In an edition of Business Counselor Advisor released last month, I offered some tips on how attorneys can "hit the ground running" in counseling new clients. My advice included guidance on information that should be collected and analyzed before the new assignment moves very far down the road.
I wanted to pick up where I started in this edition of Business Counselor Advisor, by recommending that as you are going through all the documents you should develop your own "executive summary" that includes the information that will be most essential to your activities and which you will need to know as you communicate with executives, managers and outside business partners. Some of the information you will need includes the following:
- The major current product lines of the company and the domestic and foreign markets in which the company is actively selling and promoting those products;
- Key new product or service development areas and the projected geographic and customer-defined markets for such products or services;
- Indicators of historical and projected financial performance for the company as a whole and for specific business units;
- The current capital structure of the company including issued and outstanding shares and shares reserved for issuance upon exercise of options, warrants and other convertible securities;
- Schedules for shareholder and board meetings (including meetings major board committees such as the audit and compensation committees) as well as for regular management meetings within the company (e.g., weekly or monthly meetings of the heads of various business units); and
- Contact information for board members, senior executives and key managers.
As you are putting together the executive summary you should take a shot at creating a short description of the historical development of the business, including key milestones such as the release of new products and services, creation or dissolution of major business units, consummation and termination of major contracts, acquisitions and divestitures, and changes in senior personnel. Getting a sense of how the company has evolved over the last few years provides valuable context and can give you a better perspective on why the company operates in specific ways.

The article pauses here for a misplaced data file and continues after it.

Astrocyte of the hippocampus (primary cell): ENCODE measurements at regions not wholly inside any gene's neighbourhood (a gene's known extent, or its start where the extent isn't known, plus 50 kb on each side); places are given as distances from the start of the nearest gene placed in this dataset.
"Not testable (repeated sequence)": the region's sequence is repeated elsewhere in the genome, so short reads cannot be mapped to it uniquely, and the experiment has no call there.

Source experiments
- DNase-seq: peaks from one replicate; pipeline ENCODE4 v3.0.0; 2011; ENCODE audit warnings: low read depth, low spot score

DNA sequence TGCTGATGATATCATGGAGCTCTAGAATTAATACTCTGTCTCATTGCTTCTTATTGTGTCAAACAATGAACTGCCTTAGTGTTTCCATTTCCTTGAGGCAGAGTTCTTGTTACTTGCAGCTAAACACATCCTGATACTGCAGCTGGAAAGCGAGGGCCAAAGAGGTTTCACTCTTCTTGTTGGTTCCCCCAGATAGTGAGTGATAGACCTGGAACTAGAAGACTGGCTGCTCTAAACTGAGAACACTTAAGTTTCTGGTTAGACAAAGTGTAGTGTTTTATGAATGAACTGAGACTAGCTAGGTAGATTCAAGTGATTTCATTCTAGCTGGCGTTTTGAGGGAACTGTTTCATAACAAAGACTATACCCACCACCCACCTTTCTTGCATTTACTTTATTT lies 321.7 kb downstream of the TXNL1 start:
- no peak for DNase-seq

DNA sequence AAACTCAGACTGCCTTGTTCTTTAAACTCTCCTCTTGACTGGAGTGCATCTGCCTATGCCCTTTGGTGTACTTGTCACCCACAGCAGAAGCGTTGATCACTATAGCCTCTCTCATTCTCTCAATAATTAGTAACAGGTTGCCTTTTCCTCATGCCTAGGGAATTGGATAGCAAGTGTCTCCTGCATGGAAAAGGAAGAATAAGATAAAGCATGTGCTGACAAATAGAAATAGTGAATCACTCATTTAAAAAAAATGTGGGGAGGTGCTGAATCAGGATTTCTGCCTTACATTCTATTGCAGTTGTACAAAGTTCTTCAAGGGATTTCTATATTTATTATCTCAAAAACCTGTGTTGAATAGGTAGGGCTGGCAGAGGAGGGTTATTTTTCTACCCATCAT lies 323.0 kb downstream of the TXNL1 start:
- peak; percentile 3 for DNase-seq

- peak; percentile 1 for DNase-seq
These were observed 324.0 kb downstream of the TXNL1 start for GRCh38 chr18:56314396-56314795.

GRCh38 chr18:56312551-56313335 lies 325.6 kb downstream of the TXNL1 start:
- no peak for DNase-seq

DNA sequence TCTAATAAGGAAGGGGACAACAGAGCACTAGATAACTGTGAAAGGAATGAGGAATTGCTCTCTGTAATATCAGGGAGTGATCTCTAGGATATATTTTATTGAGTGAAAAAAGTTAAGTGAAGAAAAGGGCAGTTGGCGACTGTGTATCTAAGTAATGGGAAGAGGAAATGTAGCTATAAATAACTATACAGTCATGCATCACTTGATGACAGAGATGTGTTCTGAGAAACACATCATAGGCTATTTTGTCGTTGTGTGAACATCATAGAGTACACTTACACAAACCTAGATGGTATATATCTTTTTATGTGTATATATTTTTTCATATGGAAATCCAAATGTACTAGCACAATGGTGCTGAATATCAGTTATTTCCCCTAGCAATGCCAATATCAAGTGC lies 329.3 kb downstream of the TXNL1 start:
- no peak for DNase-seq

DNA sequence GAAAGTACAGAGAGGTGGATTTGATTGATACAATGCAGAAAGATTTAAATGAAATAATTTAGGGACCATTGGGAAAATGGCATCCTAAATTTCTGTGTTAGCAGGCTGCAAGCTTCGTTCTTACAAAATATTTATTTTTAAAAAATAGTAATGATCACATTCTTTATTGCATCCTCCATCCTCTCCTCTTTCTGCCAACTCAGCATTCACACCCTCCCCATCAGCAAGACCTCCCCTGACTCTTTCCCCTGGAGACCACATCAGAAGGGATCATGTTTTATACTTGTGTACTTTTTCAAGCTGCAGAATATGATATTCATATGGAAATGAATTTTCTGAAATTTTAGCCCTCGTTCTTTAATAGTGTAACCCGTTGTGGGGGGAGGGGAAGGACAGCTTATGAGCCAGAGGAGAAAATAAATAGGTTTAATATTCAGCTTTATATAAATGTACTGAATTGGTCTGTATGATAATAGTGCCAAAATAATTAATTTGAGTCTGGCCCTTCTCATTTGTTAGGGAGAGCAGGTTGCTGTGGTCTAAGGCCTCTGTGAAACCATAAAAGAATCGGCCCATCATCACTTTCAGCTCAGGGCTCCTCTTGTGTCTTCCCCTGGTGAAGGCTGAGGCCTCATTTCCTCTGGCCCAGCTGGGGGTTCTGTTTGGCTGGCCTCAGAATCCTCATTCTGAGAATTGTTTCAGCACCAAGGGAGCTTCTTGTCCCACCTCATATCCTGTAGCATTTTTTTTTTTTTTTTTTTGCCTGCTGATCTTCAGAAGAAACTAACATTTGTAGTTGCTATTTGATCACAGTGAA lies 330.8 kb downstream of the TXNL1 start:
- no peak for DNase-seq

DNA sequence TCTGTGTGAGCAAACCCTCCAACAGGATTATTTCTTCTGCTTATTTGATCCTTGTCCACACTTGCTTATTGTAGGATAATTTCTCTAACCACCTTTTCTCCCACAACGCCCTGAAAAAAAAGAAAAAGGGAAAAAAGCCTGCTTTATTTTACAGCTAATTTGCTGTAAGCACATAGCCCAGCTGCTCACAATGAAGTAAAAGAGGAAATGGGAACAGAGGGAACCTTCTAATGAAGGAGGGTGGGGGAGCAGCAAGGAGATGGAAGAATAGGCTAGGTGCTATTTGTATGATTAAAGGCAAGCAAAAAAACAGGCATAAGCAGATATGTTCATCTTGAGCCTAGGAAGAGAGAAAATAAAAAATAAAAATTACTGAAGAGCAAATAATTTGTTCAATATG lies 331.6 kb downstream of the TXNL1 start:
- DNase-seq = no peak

Another thing you should do while you are getting up to speed is try and review comparable publicly available information on the company's competitors. For example, you should obtain the periodic reports and proxy statements of other firms active in the company's markets to get an idea of how they view the overall business environment and the steps that they have taken within the last few years to build, contract and change their businesses, products and services.
As I have mentioned several times, the best idea is to review all of these documents before the assignment begins and you should allow sufficient time to complete the full review and, if possible, prepare your own index of the documents and the executive summary described above. All of this takes a lot of time and concentration and some of what is learned will not be immediately useful in the first stages of the assignment; however, by doing the appropriate amount of homework early you will eventually be way ahead of the game and in a position to demonstrate knowledge and value to the client. If you are an "outside advisor" (i.e., a law firm attorney acting as outside counsel) you should be careful about attempting to charge the client for any of the time spent "getting up to speed." It will generally not be appreciated by the client and you are probably better off treating the time as a marketing effort and an opportunity to expand your own base of knowledge.
Alan S. Gutterman is the founder and principal of Gutterman Law & Business, a leading provider of timely and practical legal and business information for attorneys, other professionals and executives. All editions of the Business Counselor Advisor are compiled into the Business Counselor Update, which is released monthly and available along with other publications by Mr. Gutterman on the Westlaw website or at Westlaw Next at Business Counselor.